Home > Health & Nutrition

Disordered eating: just as serious as an eating disorder

Notoriously hard to spot, disordered eating is unfortunately common in runners

Runners need to pay attention to their diets. For health and performance, it’s important to consume enough calories and to have those calories come from nutritionally dense foods. However, what happens when a runner becomes too invested in their diet, to the point where it consumes their thoughts, feelings and schedule? Disordered eating, which sits on a spectrum of dietary habits that ranges from optimized nutrition to an eating disorder, is shockingly common in runners, and it can cause an increased prevalence of illness and injury, compromising performance, as well as longterm happiness and satisfaction from the sport. Disordered eating is restrictive food behaviours which can turn into a clinical eating disorder (for example: anorexia nervosa or bulimia nervosa). 

RELATED: How birth control affects running performance

According to a new paper from the British Medical Journal, up to 45 per cent of female athletes will experience some from of disordered eating at some point in their lives. That’s too many. 

Why is disordered eating so common in running?

Over the past year, the sport of running has gone through some long overdue changes. In 2019, Mary Cain spoke up about her experience with the Nike Oregon Project under coach Alberto Salazar. She described a drive for thinness that almost rivalled the importance of actual training. The culture of “thinner is faster” has been pervasive in elite running, and the tide is finally changing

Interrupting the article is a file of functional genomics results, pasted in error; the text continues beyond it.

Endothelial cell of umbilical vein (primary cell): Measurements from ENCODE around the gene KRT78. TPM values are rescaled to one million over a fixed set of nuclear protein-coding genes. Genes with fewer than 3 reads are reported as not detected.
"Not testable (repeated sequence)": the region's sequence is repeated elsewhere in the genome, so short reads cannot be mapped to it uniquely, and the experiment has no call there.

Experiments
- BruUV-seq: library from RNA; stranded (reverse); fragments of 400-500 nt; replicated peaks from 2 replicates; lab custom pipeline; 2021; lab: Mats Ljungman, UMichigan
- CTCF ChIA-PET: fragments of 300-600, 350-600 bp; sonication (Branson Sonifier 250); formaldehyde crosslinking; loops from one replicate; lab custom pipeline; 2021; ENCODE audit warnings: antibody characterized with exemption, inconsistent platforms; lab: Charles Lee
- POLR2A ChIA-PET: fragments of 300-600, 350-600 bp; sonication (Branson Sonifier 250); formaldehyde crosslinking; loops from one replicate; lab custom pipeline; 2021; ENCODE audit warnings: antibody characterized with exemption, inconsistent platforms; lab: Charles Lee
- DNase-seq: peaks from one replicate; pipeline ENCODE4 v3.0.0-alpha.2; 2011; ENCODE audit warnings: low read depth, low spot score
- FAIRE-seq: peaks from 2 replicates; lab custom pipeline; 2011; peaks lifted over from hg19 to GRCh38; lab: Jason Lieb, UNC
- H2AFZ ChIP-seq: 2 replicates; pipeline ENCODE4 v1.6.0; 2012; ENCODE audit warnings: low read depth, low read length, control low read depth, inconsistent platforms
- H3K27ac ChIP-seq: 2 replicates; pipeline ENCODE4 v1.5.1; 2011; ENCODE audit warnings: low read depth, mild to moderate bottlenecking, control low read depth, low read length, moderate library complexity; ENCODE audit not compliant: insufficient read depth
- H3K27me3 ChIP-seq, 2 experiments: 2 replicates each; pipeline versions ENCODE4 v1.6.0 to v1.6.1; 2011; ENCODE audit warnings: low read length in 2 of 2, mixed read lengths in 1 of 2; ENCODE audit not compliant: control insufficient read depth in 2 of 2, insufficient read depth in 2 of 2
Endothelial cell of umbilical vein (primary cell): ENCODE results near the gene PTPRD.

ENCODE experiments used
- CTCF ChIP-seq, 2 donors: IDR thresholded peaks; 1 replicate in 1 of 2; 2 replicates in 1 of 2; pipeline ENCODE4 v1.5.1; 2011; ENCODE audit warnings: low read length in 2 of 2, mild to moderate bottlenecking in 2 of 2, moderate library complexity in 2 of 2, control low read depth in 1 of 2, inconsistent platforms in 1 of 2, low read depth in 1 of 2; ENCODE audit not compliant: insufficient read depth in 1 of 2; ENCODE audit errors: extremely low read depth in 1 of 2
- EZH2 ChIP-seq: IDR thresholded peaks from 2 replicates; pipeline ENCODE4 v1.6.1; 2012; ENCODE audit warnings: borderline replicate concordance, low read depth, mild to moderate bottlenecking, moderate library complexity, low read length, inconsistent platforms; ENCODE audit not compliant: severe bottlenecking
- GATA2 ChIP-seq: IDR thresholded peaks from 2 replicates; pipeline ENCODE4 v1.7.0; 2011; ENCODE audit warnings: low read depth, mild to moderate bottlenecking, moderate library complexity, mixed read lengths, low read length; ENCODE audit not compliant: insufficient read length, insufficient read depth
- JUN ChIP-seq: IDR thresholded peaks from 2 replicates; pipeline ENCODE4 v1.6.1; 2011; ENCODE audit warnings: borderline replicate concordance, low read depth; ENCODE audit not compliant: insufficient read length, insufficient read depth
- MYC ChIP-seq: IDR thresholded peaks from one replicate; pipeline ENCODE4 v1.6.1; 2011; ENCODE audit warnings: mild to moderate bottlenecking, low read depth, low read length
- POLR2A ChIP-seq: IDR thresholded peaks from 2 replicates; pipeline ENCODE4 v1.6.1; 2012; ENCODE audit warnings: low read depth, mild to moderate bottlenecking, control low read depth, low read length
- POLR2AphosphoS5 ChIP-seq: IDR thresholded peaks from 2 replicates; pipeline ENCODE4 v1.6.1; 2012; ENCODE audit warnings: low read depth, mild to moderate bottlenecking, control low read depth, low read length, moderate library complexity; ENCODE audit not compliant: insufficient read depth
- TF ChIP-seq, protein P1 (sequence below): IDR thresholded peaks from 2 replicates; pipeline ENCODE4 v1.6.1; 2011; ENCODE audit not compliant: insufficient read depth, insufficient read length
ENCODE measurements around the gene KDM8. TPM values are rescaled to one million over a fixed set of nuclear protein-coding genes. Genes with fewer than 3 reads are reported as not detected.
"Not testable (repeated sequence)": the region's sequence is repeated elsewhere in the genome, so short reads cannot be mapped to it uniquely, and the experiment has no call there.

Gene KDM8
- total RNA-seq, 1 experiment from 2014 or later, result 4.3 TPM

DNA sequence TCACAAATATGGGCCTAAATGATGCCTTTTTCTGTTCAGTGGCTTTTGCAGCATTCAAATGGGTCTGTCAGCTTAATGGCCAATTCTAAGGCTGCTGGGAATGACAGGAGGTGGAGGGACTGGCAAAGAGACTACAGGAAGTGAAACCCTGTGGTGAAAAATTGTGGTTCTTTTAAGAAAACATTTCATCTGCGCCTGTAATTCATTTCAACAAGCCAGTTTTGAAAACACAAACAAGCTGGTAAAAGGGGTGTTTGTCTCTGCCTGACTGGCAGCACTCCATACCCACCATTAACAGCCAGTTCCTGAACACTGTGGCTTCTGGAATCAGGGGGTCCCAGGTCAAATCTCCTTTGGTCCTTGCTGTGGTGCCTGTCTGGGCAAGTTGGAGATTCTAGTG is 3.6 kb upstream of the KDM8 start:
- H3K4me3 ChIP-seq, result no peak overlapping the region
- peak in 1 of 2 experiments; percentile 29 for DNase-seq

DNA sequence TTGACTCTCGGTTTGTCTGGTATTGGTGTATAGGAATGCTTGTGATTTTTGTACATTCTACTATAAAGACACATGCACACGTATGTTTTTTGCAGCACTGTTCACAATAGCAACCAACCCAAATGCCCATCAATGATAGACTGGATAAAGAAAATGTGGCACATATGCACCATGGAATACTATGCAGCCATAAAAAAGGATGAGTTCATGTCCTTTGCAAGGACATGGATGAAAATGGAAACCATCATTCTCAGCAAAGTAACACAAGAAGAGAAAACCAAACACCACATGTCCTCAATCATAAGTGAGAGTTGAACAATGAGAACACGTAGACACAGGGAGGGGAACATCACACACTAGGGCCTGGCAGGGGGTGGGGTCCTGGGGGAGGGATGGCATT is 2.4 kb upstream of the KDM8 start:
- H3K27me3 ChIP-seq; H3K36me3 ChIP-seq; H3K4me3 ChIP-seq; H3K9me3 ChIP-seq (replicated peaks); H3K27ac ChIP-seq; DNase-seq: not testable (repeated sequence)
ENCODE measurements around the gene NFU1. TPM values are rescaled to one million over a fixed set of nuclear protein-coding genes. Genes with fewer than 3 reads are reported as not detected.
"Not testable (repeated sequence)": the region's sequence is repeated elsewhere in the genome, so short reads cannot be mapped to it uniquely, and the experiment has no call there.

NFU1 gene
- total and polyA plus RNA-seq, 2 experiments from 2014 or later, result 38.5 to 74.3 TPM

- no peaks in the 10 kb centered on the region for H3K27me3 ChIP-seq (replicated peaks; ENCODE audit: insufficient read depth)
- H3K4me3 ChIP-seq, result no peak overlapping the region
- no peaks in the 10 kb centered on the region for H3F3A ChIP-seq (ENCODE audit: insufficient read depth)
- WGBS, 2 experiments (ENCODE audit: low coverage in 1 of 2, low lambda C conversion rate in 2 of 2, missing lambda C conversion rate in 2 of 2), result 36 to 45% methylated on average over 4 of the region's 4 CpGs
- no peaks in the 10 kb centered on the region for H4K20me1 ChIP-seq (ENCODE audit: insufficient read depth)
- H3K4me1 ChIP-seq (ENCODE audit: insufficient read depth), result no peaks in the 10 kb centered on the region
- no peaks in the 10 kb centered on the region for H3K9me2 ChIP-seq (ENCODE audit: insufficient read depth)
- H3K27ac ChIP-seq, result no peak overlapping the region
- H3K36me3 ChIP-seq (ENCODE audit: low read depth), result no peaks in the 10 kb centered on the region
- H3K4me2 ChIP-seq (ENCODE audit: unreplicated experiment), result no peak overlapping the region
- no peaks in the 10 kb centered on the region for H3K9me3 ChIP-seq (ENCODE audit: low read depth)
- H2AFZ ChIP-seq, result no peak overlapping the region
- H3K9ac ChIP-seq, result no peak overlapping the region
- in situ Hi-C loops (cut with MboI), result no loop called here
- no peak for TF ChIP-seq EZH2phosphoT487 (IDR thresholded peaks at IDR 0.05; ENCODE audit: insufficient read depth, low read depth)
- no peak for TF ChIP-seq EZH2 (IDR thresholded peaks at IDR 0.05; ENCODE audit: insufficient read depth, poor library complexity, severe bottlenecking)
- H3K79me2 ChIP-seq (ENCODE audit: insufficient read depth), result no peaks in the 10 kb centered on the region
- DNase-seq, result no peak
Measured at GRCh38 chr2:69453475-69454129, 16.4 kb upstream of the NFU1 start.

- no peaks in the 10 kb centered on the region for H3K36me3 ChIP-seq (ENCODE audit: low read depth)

The quest to become lean can manifest itself in several ways, but one of them is through disordered eating. The BMJ says there’s a higher risk of disordered eating in sports where body composition is measured and is considered a pillar of success. Running fits that bill. 

How to spot disordered eating

Unfortunately, disordered eating is notoriously hard to spot, because it often disguises itself as performance nutrition. It’s milder than a full-blown eating disorder like anorexia or bulimia, but still dangerous. The differences between optimizing your fuel and obsessing over it are subtle, but here are some ways to distinguish. 

Runners should assess whether they’re able to enjoy food socially and participate in food-related activities (like going out for dinner), and whether they display any rigidity about what they eat, which can be accompanied by cutting out certain food groups entirely. 

How to help a runner through disordered eating

For a long time, running coaches took on more than their specialty. They would act as dietitians, psychologists, weight trainers and coaches. Now, coaches are actively discouraged from taking on more than their role – which is why it’s crucial that they don’t attempt to personally treat disordered eating.

Instead, they should be on the watch for the signs and point their runners in the right direction if they have concerns. According to the BMJ research review, coaches should send their athletes to consult with a medical doctor, sports dietitian and psychologist for proper treatment. With the athlete’s permission, coaches will be looped in on their progress and given medical updates from their teams. 

How to foster a good training environment

Proper athlete nutrition focuses on both health and performance. If an athlete is flexible around eating, isn’t concerned with calories counting, has the ability to eat socially and has a healthy body image, they’re probably fuelling well. There should be room for a little bit of everything in a runner’s diet, which includes foods that aren’t necessarily associated with performance. 

Coaches should aim to de-emphasize bodyweight as a key to performance and focus more on health and well-being. If a runner is happy and healthy, they’re more likely to see longterm performance gains. 

RELATED: Mary Cain started the conversation we needed to have